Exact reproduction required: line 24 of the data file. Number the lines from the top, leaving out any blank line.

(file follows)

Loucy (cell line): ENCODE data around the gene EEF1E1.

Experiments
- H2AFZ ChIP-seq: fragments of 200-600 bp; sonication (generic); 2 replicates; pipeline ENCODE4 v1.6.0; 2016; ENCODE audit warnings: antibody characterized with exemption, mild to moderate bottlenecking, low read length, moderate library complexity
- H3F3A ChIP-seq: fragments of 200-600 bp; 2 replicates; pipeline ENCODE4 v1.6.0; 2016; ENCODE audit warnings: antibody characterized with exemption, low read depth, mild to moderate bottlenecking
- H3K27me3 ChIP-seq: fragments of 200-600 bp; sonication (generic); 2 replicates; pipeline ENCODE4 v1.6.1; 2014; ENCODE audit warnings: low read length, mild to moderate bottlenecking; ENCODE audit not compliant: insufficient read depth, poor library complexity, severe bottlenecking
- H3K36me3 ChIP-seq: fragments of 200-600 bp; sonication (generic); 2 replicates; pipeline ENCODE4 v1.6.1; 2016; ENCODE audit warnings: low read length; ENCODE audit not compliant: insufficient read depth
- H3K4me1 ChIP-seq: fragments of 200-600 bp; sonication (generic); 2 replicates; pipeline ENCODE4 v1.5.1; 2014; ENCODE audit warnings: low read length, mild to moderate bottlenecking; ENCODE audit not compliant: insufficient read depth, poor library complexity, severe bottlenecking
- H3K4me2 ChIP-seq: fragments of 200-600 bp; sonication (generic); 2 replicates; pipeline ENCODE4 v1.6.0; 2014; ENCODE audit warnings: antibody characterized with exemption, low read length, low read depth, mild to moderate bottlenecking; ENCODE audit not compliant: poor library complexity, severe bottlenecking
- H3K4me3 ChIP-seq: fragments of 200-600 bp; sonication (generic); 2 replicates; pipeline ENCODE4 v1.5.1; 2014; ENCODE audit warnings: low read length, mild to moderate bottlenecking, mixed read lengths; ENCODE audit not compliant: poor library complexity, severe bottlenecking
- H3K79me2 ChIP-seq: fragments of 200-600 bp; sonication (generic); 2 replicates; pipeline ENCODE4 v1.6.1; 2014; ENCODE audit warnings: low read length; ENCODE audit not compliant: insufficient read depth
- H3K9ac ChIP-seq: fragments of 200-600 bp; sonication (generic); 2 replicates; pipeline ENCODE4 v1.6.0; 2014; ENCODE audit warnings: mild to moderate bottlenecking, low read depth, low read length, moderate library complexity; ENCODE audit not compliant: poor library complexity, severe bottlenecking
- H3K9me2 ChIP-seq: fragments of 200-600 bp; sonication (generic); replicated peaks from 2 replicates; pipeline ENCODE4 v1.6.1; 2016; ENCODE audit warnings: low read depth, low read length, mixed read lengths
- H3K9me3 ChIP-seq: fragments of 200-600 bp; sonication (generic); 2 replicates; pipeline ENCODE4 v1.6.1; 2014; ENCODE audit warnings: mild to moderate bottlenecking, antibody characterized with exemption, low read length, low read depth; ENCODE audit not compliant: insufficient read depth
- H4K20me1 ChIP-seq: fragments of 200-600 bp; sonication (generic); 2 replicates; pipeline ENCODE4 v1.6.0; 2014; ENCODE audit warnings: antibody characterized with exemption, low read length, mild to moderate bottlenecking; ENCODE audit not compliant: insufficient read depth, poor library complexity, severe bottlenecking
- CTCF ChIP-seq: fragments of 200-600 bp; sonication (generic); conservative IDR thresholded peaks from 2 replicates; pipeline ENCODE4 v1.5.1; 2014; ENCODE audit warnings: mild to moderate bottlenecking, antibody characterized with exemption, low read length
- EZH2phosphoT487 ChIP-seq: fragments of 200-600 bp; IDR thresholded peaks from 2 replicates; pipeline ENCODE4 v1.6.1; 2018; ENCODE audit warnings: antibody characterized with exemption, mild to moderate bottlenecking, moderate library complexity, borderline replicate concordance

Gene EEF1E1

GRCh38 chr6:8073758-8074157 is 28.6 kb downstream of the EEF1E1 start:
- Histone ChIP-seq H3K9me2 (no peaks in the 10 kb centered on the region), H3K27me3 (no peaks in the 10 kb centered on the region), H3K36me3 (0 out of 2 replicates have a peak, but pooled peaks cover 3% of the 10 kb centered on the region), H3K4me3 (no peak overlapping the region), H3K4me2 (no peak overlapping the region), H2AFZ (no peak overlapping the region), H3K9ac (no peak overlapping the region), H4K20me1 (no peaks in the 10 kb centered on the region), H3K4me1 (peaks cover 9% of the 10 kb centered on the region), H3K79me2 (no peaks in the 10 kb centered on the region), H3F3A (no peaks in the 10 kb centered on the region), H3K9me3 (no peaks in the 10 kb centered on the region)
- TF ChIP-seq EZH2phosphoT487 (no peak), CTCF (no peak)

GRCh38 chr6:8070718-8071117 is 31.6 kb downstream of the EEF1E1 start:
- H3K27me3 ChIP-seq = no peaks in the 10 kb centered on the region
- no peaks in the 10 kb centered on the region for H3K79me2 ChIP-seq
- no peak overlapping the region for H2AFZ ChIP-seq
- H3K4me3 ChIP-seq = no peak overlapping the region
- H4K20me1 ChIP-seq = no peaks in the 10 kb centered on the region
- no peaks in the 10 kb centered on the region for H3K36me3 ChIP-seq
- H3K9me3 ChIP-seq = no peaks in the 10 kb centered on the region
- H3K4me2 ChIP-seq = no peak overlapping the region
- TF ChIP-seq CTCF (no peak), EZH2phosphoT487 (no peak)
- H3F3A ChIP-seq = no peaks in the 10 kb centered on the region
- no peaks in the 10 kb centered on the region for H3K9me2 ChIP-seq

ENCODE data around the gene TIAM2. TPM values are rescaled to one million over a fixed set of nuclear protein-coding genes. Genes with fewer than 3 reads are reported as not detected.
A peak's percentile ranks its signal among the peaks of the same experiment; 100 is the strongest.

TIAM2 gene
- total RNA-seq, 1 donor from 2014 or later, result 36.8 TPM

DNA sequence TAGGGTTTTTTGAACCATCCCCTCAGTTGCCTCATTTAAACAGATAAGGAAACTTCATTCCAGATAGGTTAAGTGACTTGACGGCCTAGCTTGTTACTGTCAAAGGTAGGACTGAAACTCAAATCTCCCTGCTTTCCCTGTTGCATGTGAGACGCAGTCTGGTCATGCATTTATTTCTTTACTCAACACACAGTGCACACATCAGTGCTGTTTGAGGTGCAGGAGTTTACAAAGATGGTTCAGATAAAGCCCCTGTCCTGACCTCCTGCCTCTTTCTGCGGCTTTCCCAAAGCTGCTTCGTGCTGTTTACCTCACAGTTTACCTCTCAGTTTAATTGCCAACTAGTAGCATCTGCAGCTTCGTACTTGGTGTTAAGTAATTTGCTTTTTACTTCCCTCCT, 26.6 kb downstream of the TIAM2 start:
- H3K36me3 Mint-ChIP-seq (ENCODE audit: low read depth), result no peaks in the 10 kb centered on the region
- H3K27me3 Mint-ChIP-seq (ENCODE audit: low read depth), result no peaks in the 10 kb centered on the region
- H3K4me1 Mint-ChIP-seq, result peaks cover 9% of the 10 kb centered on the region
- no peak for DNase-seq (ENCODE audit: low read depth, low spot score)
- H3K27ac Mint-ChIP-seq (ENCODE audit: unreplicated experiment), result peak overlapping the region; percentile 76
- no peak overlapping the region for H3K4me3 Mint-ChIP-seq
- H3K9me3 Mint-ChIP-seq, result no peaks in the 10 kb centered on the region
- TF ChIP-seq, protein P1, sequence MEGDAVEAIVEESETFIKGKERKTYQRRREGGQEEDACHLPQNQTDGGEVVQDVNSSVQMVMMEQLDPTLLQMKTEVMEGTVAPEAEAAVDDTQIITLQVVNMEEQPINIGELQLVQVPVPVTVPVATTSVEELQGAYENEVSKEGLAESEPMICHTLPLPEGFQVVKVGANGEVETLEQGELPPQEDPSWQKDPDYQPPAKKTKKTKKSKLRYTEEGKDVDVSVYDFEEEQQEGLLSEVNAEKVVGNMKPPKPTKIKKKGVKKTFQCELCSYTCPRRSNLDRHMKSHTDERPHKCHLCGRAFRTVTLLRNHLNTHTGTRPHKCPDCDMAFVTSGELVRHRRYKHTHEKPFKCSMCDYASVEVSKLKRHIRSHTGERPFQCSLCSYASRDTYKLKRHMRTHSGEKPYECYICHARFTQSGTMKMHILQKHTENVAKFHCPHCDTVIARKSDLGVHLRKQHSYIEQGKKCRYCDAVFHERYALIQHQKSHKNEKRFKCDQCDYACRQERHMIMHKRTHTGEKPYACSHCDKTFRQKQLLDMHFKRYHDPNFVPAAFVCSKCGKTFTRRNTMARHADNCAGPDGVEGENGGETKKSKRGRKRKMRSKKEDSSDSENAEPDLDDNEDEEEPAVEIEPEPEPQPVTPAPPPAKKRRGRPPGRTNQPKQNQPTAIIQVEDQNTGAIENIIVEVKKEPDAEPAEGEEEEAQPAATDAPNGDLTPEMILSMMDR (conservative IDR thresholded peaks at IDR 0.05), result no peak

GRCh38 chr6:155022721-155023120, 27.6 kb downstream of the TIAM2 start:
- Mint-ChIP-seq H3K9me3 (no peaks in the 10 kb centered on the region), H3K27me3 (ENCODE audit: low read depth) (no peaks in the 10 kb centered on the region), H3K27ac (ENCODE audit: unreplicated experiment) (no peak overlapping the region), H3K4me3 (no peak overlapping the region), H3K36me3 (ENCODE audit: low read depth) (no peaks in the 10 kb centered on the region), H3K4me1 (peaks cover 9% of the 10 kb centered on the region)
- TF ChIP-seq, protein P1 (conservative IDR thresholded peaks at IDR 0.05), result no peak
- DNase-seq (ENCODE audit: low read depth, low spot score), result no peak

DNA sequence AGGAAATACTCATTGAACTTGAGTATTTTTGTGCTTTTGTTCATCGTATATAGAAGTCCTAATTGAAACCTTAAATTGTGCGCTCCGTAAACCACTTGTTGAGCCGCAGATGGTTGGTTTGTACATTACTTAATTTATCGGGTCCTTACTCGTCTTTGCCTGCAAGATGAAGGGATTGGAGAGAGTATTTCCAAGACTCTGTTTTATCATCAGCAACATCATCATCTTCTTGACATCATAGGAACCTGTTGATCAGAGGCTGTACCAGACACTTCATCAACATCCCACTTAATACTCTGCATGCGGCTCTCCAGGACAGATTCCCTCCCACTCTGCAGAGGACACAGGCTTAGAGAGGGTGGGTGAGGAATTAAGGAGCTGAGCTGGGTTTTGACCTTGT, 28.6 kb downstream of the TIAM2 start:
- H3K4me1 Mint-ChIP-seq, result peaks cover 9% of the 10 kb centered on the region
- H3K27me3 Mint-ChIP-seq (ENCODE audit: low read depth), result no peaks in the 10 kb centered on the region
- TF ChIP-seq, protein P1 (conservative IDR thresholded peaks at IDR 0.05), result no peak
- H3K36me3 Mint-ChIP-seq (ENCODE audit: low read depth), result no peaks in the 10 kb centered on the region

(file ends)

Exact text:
- no peak overlapping the region for H2AFZ ChIP-seq